Review: Ariana Grande isn’t playing games with new song “Monopoly”

Ariana Grande enjoys her time on tour. The artist is currently touring for her albums

Ariana Grande enjoys her time on tour. The artist is currently touring for her albums "Sweetener" and "Thank U, Next."

By Tessa Hauser, RT Today executive producer

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After the death of her ex-boyfriend, Mac Miller, and a failed engagement to Pete Davidson, it was unexpected that Ariana Grande would rise from these depths of despair, let alone thrive, amidst so much loss.

At the end of 2018, Grande began dropping hints of a new album by releasing singles until Feb 8 when the full album, “Thank U, Next,” came out. This album landed Grande as a Billboard Number One artist eight weeks in a row for the song “7 Rings.”

Not even two months later, Grande has shocked fans yet again by releasing a barely-publicized song on April 1. Grande had complained in the past about the music industry making her release songs in a certain way and at specific times. She teased fans about a new hit by exchanging Tweets with her friend, Victoria Monet, about randomly releasing an unheard of new song.

She tweeted about how much healthier and authentic it feels to release music her way, spontaneously. “Regardless of the outcome, I prefer this because it’s real and feels happy,” she said.

The newly released song titled “Monopoly” features longtime best friends Grande and Monet and is dedicated, according to Grande, to “friendship, freedom, protecting your energy, and staying right in your bag.”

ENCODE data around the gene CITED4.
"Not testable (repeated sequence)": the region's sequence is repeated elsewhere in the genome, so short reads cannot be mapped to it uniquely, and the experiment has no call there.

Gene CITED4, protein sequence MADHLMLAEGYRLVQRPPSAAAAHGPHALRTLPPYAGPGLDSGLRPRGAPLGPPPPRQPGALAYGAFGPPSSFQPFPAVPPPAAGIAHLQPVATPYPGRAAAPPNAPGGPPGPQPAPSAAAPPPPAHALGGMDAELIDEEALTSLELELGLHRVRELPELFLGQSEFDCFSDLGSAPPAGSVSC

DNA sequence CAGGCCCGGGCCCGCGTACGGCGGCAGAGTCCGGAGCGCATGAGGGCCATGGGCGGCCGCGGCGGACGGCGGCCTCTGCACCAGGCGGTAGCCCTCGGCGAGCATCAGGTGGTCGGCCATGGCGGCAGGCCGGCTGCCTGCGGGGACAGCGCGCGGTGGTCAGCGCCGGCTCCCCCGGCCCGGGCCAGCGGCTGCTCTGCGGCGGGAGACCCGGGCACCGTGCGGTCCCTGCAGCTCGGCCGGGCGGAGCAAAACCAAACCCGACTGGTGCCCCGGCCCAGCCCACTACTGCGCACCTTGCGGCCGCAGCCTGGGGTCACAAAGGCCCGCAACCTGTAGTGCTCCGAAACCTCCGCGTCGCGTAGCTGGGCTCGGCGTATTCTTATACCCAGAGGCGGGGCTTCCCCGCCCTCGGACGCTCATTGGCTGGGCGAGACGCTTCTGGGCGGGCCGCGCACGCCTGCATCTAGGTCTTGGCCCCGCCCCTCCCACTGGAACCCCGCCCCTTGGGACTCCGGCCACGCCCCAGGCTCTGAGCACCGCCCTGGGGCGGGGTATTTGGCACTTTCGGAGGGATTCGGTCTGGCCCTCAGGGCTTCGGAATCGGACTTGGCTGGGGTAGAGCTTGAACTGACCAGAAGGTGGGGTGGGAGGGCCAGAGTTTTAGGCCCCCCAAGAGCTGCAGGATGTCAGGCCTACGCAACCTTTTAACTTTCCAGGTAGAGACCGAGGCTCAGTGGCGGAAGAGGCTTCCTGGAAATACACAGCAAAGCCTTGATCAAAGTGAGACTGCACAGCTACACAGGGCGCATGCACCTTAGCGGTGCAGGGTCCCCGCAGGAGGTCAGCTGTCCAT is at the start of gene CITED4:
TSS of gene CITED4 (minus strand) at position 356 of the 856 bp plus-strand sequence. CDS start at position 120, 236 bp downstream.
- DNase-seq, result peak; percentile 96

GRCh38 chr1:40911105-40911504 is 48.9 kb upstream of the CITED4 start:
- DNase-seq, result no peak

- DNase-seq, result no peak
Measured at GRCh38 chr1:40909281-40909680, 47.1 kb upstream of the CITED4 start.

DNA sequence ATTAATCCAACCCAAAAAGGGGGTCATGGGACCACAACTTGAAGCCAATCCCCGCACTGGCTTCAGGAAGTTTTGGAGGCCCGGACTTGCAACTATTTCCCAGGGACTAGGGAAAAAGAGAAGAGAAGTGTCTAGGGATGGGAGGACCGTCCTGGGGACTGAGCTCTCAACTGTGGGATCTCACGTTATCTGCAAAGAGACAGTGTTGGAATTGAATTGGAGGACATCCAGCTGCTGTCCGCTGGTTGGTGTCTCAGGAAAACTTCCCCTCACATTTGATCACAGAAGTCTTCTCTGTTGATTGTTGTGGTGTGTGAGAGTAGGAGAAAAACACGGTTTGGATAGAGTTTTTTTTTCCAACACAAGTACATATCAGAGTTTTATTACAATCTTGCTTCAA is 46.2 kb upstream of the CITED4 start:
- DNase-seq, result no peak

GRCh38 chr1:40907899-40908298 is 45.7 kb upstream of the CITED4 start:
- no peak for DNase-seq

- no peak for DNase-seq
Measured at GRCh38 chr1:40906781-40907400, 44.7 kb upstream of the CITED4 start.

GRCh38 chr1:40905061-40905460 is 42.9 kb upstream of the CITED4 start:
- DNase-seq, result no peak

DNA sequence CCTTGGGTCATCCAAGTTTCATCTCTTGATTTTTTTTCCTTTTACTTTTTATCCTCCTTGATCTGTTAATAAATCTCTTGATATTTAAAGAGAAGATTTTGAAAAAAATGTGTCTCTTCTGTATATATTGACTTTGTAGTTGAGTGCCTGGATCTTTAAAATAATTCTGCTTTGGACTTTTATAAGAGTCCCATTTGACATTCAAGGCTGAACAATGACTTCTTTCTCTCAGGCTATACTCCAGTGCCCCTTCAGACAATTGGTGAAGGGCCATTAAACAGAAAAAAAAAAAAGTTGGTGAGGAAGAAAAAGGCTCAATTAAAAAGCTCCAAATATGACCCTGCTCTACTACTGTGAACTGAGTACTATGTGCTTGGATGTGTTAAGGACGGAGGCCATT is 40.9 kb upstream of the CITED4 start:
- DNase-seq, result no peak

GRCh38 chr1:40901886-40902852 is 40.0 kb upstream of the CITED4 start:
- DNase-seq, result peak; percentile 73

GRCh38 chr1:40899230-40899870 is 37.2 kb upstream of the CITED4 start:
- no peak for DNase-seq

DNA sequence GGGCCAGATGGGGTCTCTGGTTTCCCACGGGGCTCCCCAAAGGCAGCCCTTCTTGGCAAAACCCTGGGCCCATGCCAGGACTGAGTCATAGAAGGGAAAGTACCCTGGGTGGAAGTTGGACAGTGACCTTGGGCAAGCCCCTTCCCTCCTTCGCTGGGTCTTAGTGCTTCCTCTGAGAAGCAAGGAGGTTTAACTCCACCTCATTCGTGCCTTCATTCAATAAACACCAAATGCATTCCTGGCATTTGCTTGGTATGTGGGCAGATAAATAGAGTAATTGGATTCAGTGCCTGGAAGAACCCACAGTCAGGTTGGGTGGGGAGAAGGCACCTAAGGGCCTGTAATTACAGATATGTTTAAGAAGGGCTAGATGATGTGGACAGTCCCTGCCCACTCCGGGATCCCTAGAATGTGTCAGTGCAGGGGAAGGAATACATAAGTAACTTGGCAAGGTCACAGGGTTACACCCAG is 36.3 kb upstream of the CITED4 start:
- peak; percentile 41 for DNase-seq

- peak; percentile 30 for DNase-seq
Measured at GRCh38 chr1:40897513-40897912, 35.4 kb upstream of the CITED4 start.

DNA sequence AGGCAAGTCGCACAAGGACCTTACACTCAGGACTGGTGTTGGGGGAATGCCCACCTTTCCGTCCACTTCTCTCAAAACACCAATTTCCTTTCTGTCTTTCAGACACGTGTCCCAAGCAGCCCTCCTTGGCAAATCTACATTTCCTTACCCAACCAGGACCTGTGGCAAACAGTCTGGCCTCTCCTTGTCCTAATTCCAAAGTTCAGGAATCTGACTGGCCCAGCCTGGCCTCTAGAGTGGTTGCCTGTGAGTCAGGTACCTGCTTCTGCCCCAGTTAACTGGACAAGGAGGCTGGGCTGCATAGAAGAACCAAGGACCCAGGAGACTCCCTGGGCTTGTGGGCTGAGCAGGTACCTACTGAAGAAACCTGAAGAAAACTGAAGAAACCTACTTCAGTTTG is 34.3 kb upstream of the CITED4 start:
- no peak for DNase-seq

And that’s exactly what the song portrays.

The song begins with a retro, almost synthesized beat before jumping into lyrics loosely making metaphors off the title game such as the repeated line, “Treat my goals like property, collect them like Monopoly.” The game references show off how their successes are similar to that of the popular game based off buying as much property as possible.

The style replicates that of Grande’s “7 Rings” through the unexpected trap beats and synthesized style coming from an artist who typically doesn’t stray far from pop.

The new technique shows Grande’s growth, symbolizing her advance from bubbly love songs to ones referencing her triumph after a year filled with tragedy.

The repetitive nature of lyrics, like those of “Monopoly,” often shows a lack of effort in a song, but Grande and Monet prove their new hit was made through and for enjoyment.

The best friends flaunt their fun-loving, easy-going personalities throughout the song with harmonies with themselves and each other, along with the loose structure the song forms around.

The artists show off the fun they experienced in creating “Monopoly” with inside jokes they reference before the end beat through 10 seconds of dialogue.

Grande has proven that she is done being surrounded by sadness and is ready to make music for herself and her fans, one hit single at a time.